ed by Henry VIII., on account of his share in the slaughter of Sir Robert Ker of Cessford. His wife, represented in the text as residing at the court of Scotland, was, in fact, living in her own castle at Ford. See Sir RICHARD HeRon's curious Genealogy of the Heron Family.

Note XII.
The whiles a Northern harper rude
Chaunted a rhyme of deadly feud,
“ How the fierce Thirwalls, and Ridleys all, &c.”

Page 35. This old Northumbrian ballad was taken down from the recitation of a woman eighty years of age, mother of one of the miners in Alston-moor, by the agent for the lead mines there, who communicated it to my friend and correspondent, R. Surtees, Esquire of Mainsforth. She had not, she said, heard it for many years; but when she was a girl, it used to be sung at merry-makings, “ till the roof rung again.” To preserve this curious, though rude rhyme, it is here inserted. The ludicrous turn given to the slaughter, marks that wild and disorderly state of society, in which a murder was not merely a casual circumstance, but, in some cases, an exceedingly good jest. The structure of the ballad resembles the “ Fray of Suport,”* having the same irregular stanza and wild chorus.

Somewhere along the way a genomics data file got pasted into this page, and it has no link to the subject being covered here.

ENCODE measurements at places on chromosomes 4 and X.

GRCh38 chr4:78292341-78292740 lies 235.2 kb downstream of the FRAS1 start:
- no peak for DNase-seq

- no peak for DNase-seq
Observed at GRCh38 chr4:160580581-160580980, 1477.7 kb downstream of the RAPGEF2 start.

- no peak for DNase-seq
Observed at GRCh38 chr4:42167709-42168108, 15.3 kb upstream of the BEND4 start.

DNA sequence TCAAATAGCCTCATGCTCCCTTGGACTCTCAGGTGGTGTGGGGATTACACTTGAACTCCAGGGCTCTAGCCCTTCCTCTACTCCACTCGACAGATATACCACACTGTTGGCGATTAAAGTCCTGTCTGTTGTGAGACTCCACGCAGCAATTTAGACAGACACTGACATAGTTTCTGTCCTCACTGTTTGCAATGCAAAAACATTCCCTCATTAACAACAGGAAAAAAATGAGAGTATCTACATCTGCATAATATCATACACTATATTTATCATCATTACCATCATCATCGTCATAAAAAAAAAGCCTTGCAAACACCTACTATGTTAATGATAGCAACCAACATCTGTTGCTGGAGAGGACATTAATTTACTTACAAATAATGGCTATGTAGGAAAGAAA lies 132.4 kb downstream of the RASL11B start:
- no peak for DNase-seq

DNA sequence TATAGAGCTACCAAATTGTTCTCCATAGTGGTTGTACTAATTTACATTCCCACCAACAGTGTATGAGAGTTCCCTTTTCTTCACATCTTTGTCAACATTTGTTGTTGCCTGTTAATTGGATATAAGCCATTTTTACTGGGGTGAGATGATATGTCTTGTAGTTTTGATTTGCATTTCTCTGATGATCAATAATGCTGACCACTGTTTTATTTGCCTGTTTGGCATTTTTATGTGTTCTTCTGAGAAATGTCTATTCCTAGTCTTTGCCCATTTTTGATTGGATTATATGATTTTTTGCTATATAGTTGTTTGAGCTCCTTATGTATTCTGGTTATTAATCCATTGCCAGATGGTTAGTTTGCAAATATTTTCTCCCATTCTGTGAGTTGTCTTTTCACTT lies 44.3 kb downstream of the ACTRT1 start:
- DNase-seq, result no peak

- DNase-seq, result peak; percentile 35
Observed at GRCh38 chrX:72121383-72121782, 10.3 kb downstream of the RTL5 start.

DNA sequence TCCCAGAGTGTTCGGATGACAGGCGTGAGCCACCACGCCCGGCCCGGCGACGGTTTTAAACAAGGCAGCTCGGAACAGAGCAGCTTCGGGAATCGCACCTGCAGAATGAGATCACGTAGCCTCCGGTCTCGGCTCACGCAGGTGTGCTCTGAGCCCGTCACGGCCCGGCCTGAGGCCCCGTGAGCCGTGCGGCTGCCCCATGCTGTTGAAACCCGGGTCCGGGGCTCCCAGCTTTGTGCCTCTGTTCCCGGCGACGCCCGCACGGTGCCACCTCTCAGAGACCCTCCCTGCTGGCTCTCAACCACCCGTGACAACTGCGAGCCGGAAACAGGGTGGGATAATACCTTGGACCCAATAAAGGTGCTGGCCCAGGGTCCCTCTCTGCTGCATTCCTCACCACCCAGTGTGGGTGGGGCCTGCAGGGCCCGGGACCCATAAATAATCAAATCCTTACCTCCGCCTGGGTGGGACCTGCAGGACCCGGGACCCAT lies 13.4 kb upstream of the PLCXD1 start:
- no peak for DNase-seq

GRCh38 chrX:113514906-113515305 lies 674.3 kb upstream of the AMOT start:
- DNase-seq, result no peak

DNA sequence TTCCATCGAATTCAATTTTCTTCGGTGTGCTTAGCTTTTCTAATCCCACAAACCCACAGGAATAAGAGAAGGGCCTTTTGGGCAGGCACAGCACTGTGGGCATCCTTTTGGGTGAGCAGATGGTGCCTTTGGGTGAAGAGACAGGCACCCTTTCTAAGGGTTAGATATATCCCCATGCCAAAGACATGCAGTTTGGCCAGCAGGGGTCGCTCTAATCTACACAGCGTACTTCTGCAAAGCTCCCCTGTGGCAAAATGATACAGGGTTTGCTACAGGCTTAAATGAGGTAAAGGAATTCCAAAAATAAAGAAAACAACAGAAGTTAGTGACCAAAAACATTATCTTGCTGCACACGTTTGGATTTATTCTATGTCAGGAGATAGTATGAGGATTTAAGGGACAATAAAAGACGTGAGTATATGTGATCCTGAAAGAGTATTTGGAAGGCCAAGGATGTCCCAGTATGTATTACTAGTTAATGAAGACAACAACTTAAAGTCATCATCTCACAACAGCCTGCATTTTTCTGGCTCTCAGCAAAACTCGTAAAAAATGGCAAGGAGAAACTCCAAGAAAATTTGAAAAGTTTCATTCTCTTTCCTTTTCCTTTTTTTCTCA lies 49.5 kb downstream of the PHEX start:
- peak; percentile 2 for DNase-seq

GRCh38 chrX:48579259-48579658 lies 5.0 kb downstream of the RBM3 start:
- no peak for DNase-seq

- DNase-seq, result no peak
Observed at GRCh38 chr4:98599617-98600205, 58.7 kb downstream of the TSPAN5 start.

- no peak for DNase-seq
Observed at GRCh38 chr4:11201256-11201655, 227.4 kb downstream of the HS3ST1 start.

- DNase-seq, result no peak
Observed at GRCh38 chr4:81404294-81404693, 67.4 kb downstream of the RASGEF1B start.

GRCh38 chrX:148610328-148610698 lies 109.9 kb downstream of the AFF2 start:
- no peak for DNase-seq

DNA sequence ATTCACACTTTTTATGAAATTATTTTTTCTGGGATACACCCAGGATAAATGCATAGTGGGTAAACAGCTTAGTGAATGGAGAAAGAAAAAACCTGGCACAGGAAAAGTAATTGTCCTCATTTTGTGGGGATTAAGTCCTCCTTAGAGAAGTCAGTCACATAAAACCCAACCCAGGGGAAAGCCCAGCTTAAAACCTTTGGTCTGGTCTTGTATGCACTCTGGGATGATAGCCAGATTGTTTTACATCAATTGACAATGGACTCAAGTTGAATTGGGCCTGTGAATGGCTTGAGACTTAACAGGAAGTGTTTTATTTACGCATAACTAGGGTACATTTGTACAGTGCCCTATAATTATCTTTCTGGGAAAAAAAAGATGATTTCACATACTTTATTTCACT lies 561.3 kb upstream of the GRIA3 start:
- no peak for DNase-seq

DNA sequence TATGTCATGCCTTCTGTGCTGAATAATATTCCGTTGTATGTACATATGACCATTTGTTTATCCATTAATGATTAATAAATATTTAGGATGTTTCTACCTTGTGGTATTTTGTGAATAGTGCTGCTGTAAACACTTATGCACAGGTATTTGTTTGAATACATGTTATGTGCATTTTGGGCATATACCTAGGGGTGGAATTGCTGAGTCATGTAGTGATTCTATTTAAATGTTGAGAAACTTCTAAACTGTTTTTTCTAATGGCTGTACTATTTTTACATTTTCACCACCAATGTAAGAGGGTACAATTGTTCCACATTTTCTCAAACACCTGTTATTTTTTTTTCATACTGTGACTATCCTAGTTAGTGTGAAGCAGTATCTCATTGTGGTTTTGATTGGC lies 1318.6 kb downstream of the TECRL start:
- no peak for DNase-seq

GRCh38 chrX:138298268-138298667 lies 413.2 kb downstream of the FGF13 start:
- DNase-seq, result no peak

* See Minstrelsy of the Scottish Border, Vol. I. p. 250.

Hoot awa', lads, hoot awa',
Ha' ye heard how the Ridleys, and Thirwalls, and a',
Ha' set upon Albany 1 Featherstonhaugh,
And taken his life at the Deadmanshaugh:

There was Willimoteswick,

And Hardriding Dick,
And Hughie of Hawden, and Will of the Wa'.

I canno' tell a', I canno' tell a',
And mony a mair that the de'il may knaw.

The auld man went down, but Nicol, his son,
Ran away afore the fight was begun;

And he run, and he run,

And afore they were done,
There was many a Featherston gat sic a stun,
As never was seen since the world begun.

I canna' tell a', I canna' tell a';
Some gat a skelp, 2 and some gat a claw;
But they gard the Featherstons haud their jaw,- 3

Nicol, and Alick, and a'.
Some gat a hurt, and some gat nane;
Some had harness, and some gat sta’en. 4

1 Pronounced Awbony.

2 Skelp signifies slap, or rather is the same word which was originally spelled schlap.

3 Hold their jaw, a vulgar expression still in use.
4 Got stolen, or were plundered; a very likely termination of the fray.

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Hoot, hoot, the auld man's slain outright!
Lay him now wi' his face down :-he's a sorrowful sight.


Janet, thou donot, 5

I'll lay my best bonnet,
Thou gets a new gude-man afore it be night.

Hoo away, lads, hoo away,
Wi's a' be hangid if we stay.

Tak’ up the dead man, and lay him anent the bigging;
Here's the Bailey o' Haltwhistle, 6
Wi' his great bull's pizzle,

That sup'd up the broo', and syne in the piggin.7

In explanation of this ancient ditty, Mr Surtees has fure nished me with the following local memorandum: Willimoteswick, now more commonly called Ridley Hall, is si

1 Neck.
2 Punch.

3 Belly. 4 Bellowing. 5 Silly slut. The Border Bard calls her so, because she was weeping for her slain husband; a loss which he seems to think might be soon repaired.